As for comparisons, the Capuçons on Erato from 2002 are the obvious benchmark - review. Much as I enjoyed their forthright reading, I enjoyed Pat & Sol’s defter, more delicate touch even more. It just sounds more like Ravel! The Nash Ensemble from 1996 do sound very like Ravel but I found them a little staid next to the more combustible combination of Kopatchinskaja and Gabetta. Their scherzo, for example, remains stubbornly earthbound where Pat & Sol virtually levitate.

Two brief pieces from two of the grand old men of modernism, Xenakis and Ligeti, take us from the Swiss Fêtes to the much more serious affair that is the Kodály Duo. I liked the way the folk links of the Xenakis were emphasised, confounding his rather forbidding reputation, and it is nice to see that Ligeti’s standing seems to be growing with the years. It deserves to, as he is one of the greats of the twentieth century, even if this piece is a very minor work. Cleverly, Pat & Sol make audible the connections of both to the Kodály.

Kodály’s Duo is probably his greatest achievement and the work in which he came closest to his illustrious compatriot, Bartók. Sol & Pat give it a hair-raisingly intense outing. The second subject of the first movement, where the melody is passed from violin with cello pizzicato accompaniment to cello melody with violin accompaniment, is as finely tooled as a master jeweller setting a gem in a ring. If I were to say that Pat and Sol spur each other on to greater and greater things that might introduce the idea that there is something competitive about their partnership where there is almost telepathic unity.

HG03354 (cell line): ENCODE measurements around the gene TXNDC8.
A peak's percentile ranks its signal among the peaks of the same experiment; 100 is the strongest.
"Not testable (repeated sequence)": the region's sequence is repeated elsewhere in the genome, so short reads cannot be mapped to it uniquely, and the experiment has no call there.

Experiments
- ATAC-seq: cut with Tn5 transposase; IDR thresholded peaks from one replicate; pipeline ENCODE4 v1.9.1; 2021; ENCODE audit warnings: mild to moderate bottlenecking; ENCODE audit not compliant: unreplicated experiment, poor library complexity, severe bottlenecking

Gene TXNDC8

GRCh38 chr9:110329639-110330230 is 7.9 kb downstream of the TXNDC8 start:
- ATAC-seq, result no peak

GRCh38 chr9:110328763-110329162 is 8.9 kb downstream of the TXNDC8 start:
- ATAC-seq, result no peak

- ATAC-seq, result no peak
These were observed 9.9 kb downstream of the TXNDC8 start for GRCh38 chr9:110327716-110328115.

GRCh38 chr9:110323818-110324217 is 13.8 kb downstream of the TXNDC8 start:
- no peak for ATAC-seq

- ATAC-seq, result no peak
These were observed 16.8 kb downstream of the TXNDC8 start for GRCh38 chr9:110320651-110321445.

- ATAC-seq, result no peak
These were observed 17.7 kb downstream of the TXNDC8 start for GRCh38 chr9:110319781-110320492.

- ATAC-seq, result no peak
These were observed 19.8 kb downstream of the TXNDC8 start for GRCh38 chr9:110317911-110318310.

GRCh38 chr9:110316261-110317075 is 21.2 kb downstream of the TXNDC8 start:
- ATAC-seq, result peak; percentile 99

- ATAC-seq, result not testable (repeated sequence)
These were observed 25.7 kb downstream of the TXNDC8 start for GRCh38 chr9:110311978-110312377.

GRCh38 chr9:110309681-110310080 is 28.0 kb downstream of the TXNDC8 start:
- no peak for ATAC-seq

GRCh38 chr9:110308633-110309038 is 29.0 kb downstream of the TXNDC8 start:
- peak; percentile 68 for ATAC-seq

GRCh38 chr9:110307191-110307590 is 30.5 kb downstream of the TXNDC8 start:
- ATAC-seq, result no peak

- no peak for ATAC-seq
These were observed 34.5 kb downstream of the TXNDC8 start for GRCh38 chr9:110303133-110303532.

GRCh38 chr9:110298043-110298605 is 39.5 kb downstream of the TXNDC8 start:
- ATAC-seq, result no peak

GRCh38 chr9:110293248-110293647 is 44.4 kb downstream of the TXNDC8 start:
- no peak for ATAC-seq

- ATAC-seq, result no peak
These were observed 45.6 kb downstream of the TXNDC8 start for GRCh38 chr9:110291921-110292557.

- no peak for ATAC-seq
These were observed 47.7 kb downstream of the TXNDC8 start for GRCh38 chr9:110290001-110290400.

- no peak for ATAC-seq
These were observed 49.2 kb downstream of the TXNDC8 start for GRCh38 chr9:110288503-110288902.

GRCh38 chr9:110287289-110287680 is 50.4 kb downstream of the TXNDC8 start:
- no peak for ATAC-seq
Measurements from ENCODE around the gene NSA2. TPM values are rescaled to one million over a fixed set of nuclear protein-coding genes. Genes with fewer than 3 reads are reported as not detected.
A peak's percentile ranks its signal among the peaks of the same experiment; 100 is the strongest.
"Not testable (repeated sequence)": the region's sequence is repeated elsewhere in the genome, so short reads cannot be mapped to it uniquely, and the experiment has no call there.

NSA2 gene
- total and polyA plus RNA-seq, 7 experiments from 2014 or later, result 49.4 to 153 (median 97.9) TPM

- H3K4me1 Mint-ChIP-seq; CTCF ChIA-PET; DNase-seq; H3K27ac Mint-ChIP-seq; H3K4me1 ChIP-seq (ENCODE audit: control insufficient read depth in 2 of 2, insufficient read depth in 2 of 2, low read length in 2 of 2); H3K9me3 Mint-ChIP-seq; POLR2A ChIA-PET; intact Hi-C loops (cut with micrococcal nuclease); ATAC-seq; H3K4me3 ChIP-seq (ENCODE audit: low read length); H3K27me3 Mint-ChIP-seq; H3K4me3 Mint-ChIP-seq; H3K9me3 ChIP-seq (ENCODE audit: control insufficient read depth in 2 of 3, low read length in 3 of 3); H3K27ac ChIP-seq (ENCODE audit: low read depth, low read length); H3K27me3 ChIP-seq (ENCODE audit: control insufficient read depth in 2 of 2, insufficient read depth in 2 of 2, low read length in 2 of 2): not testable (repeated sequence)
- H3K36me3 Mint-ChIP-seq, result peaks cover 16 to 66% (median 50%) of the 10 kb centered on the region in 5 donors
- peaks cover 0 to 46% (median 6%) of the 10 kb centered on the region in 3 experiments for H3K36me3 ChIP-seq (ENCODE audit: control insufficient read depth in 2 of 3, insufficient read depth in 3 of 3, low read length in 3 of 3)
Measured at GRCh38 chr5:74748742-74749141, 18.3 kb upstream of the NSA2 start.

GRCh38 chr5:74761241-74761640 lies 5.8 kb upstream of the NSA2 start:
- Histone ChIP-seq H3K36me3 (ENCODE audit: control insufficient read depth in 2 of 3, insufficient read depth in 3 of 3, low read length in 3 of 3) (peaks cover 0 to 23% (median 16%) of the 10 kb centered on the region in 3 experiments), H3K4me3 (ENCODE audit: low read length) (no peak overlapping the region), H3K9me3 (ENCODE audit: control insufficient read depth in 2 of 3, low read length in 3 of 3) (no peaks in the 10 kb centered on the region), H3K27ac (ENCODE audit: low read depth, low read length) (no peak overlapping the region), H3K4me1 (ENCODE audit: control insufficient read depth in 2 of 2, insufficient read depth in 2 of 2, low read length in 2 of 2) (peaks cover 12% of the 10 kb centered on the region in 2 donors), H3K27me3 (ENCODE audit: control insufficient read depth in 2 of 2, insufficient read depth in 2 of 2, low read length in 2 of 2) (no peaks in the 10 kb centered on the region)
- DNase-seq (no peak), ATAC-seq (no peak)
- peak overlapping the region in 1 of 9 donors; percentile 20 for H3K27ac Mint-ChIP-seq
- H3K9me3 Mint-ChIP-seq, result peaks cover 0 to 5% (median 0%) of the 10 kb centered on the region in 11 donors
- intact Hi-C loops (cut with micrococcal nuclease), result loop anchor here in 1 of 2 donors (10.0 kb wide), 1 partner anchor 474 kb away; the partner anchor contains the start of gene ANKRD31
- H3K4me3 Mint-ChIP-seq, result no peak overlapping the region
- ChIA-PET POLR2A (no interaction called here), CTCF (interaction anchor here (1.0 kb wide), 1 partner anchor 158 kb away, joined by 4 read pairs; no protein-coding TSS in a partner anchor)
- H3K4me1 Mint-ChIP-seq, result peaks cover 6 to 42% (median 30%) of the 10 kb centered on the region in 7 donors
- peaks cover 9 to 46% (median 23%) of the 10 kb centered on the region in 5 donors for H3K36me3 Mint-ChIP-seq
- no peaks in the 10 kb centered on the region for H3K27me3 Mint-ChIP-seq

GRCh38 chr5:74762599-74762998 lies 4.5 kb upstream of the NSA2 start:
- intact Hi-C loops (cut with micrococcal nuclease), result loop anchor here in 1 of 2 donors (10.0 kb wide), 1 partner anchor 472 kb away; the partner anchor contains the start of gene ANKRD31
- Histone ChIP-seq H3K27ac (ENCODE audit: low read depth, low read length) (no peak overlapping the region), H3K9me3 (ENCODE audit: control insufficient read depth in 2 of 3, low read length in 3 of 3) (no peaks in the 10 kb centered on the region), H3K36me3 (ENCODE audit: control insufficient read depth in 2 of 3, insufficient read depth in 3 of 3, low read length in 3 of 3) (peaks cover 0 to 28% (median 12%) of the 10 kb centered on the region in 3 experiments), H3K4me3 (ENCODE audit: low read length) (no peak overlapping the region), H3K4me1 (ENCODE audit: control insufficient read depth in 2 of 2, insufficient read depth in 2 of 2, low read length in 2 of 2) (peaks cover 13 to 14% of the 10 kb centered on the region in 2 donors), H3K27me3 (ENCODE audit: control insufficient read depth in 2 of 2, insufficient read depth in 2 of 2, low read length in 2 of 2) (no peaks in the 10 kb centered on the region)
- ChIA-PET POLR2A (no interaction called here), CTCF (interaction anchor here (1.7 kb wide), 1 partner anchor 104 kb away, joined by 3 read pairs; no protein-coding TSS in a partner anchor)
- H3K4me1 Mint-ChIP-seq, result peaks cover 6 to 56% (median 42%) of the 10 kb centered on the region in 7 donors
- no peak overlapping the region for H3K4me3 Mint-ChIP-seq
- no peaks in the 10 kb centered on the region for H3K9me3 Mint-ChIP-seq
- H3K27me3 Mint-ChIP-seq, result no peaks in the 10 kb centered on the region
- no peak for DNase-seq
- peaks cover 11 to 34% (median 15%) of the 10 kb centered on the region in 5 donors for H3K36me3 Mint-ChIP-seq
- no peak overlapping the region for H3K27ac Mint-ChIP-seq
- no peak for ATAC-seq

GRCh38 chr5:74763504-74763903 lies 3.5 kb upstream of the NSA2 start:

My reference recording for the Kodály is the mighty János Starker with Josef Gingold on a 1987 release from Delos (DE1015). This is a typically forthright and noble account. The new recording benefits from a much stronger presence on violin, as the older performance is most definitely dominated by the cellist. To illustrate this point, have a listen to both recordings during the sotto voce passage about 7 minutes into the slow movement. Kopatchinskaja is untouchable here in terms of intensity and refinement of sound, with her tone still focused even when pared down to a sliver. Not that this is a reverse of imbalance of the Starker recording in favour of the violinist. As with the rest of this album, Gabetta is as strong an influence on proceedings as her partner. This is a genuine duo, if one in which each musician has spurred the other to very top of their game.

They round matters off with a poised account of the G major prelude from the 48. This is virtually the musical equivalent of a found object with the performers reading it straight off the page of the keyboard version and discovering that it works perfectly as a string piece. Indeed, it works so well that it raises that perennial question with Bach about the origins of his works – is this so idiomatic because it used to be a string piece?

This is much more than a memento of a musical partnership. In the Ravel and the Kodály, we have performances that sit with the very best. They take their place within an astutely constructed programme that never gets close to feeling limited by the combination of just two instruments. What this recording leaves me with is a sense of how well these two artists communicate their zest for life, which really is quite infectious.

David McDade

Contents
Jean-Marie LECLAIR (1697-1764)
Tambourin in C major [1:31]
Jörg WIDMANN (b.1973)
24 Duos for Violin and Cello:
XXIV Toccatina all’inglese [2:58]
XXI Valse Bavaroise [1:55]
Carl Philip Emmanuel BACH (1714-1788)
Presto, Helm 66 VI [1:51]
Francisco COLL (b.1985)
Rizoma [6:23]
Maurice RAVEL (1875-1937)
Sonata in A minor for Violin and Cello M73 [19:56]
Marcin MARKOWICZ (b.1979)
Interlude [1:39]
Julien-François ZBINDEN (1917-2021)
La Fête au Village Op.9 [9:38]
Iannis XENAKIS (1922-2001)
Dhipli Zyia [3:46]
György LIGETI (1923-2006)
Hommage à Hilding Rosenberg [1:34]
Zoltán KODÁLY (1892-1967)
Duo for Violin and Cello in D minor Op.7 [27:12]
Johann Sebastian BACH (1685-1750)
Prelude No.15 in G major BWV 860 [1:52]